The unprecedented changes in the workplace in the last two years have shown us that it's possible to feel lost...even while working from home. The pandemic forced us to navigate new systems and work cultures, all while balancing the mental and physical health of our kids, family, and colleagues. It's been tough, and, ironically, disorienting. Finding new pragmatic approaches to an evolving workplace (that sometimes includes your own backyard!) is essential for restoring us to our personal optimal zone, perhaps for the first time. You're Already There empowers you to reimagine your work in ways that develop quality connections and core competencies, challenges you to discover meaning in hidden places, and then shows you how to scale these positive psychology innovations at the organizational level.
A New Dimension in Social Determinants of Health
Tralonda Triplett, PhD, MPH
Senior Vice President, Director of Public Health, Center for Policing Equity
Contemporary efforts in public health interventions have followed Epidemiologic Triad directives and included individual behaviors and socio-environmental factors as sources of population-level health risks. Additional guidance such as the Bronfrenbrenner Ecological Model has detailed socio-environmental factors that contribute to health risks for communities. Historically, social determinants of health have included conditions in the places where people live, learn, work, and play that affect a wide range of health outcomes. However, this topic presentation will introduce public safety as an essential contributor to these conditions that is rarely included in this definition, public health research, or program design. Historical and contemporary primary and secondary traumas experienced due to race at the hands of police are without question influencing the health of Black and other vulnerable populations. It is imperative that health promotion integrates its efforts to empower communities to redesign public safety to enhance public health and equity for all communities.
Virtual - Leveraging Opportunities for a New Future
Julia Vallance, BScN, RN
Program Manager, Red Deer Primary Care Network
Organization (or Community) Description:
40 Primary Care Networks consisting of 3800 family physicians and 1000 health care providers and serves close to 3.6M Albertans.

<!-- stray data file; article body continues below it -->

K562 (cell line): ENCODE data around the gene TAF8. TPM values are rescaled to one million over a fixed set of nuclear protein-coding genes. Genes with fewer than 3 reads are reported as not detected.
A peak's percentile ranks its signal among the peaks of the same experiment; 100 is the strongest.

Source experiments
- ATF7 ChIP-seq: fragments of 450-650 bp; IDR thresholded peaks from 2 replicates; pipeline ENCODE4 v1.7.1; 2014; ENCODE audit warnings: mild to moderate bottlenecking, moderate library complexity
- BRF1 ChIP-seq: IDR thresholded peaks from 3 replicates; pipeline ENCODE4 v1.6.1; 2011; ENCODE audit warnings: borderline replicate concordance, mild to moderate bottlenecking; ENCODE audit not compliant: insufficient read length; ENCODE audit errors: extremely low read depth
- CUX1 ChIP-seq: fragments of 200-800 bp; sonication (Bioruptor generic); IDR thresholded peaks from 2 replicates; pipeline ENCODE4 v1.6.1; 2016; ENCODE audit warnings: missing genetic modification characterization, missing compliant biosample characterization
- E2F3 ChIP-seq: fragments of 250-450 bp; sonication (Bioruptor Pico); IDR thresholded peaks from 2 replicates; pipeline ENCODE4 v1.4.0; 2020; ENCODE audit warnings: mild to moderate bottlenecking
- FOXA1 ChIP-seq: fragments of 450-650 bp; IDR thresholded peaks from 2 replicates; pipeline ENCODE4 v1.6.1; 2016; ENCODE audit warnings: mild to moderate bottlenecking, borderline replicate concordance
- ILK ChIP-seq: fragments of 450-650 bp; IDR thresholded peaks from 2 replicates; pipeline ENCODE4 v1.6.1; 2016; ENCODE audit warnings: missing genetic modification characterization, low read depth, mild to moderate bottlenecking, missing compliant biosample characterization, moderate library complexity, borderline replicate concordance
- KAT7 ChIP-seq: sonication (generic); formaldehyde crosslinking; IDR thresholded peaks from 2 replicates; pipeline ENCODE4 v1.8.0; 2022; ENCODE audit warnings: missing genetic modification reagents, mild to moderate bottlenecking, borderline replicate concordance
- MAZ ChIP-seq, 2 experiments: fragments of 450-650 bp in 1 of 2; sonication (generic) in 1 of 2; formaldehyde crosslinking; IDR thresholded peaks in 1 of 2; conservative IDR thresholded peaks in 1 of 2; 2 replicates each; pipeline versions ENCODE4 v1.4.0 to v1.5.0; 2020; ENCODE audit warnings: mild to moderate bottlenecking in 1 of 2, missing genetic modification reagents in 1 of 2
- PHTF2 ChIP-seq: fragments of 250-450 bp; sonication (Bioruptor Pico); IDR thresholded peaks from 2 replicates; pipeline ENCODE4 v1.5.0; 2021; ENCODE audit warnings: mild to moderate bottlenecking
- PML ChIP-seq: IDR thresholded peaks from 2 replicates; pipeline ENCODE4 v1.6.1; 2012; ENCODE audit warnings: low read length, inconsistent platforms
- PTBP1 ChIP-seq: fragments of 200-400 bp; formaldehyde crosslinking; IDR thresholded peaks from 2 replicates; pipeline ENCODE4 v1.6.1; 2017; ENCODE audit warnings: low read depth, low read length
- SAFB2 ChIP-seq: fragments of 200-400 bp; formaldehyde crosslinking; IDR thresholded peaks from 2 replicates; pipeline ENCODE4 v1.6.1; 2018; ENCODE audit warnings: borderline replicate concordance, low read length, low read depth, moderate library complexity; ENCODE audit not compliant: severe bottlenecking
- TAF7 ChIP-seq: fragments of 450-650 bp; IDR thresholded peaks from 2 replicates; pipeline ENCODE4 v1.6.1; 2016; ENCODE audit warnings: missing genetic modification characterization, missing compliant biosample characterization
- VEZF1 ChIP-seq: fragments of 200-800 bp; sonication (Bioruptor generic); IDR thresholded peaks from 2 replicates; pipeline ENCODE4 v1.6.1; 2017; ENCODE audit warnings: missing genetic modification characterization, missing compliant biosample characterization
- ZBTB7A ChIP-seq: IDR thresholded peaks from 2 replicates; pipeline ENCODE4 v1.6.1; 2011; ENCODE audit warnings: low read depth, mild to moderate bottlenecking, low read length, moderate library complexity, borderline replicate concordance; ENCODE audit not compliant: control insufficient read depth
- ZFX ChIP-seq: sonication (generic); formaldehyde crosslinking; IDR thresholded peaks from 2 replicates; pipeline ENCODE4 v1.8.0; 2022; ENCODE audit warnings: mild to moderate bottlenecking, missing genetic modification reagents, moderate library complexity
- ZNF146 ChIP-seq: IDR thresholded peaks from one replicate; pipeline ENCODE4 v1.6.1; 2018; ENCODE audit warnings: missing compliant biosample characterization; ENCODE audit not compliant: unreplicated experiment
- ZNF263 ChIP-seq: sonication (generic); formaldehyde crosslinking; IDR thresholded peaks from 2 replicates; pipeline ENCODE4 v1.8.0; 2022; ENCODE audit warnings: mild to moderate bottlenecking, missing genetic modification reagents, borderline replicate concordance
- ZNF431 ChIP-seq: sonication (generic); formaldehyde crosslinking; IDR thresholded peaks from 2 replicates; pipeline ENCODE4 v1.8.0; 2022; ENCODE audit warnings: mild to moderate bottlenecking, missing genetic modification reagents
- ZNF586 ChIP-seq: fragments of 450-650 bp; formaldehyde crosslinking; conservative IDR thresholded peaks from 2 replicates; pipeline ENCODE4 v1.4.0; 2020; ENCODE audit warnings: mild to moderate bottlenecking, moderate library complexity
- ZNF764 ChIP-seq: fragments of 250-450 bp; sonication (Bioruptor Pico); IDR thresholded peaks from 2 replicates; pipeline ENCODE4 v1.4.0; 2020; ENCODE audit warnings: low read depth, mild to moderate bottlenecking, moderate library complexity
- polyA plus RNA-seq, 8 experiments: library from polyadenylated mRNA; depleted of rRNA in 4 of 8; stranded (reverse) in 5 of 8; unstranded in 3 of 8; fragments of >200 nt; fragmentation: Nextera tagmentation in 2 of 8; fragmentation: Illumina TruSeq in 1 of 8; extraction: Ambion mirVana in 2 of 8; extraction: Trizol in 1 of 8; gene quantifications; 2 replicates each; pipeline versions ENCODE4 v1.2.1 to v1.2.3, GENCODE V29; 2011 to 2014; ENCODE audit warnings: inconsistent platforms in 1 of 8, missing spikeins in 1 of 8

Alberta branded Anxiety to Calm, Health Basics, Happiness Basics, Relationships in Motion, Journey through Grief and Moving on with Persistent Pain. All adult focused workshops are evidence based using current theoretical models. They are designed to protect and promote psychosocial well-being and resilience and engage participants in general healthy living. The programs motivate participants to make lasting lifestyle improvements through mindset and use of skills learned.
Program Implementation and Evaluation History:
In March 2020, 37 organizations across the province had been trained to offer one or more workshop over the past 10 years. Workshop evaluation demonstrates their ability to prevent mental and behavioral health issues, as well as enhance participants’ abilities to adapt to stresses and adverse impacts. For example, the 8-week Anxiety to Calm program shows a 50% reduction in anxiety.
Virtual delivery has met increased mental health needs due to Covid. We are using a variety of strategies to increase access across the province. They include sharing participants and facilitators between organizations, using one provincial registration site, offering 4 versus 8 week workshops, training 170 more facilitators, increasing evaluation and marketing collaboration, increasing partnerships by 68 %, and proactively engaging younger populations through offerings at post-secondary institutions and development of a youth workshop.
Conquering Arthritis Pain, One Step at a Time: Working Across Sectors to Address Joint Pain and Increase Physical Activity Levels Among those with Arthritis
Serena Weisner, MS
Director of Community Programs, Osteoarthritis Action Alliance
Nadia Mazza, MPH
Project Manager and Research Assistant, NC Center for Health and Wellness at UNCA
Adjunct Professor of Public Health, UNC Gillings School of Global Public Health
Nick Turkas, MS
Director, External Affairs, Arthritis Foundation, National Office
An estimated 58.5 million US adults have arthritis (which encompasses over 100 conditions).
- 1 in 10 adults are limited in their everyday activities due to arthritis.
- Arthritis is common among people with other chronic conditions including obesity, diabetes, and heart disease.
This interactive panel presentation provides a comprehensive review of resources proven to reduce pain and improve health and wellbeing. As a result of the COVID-19 crisis and the need to social distance many programs have “gone virtual.” As such, the Arthritis Foundation’s evidence-based Walk With Ease program has been adapted to maximize reach and participation with an enhanced self-directed toolkit and an online registration and engagement portal. We’ll explore these resources and share proven practices that will help you adopt a proven, safe, and effective walking and behavior change program that can be implemented in a variety of settings and for diverse audiences.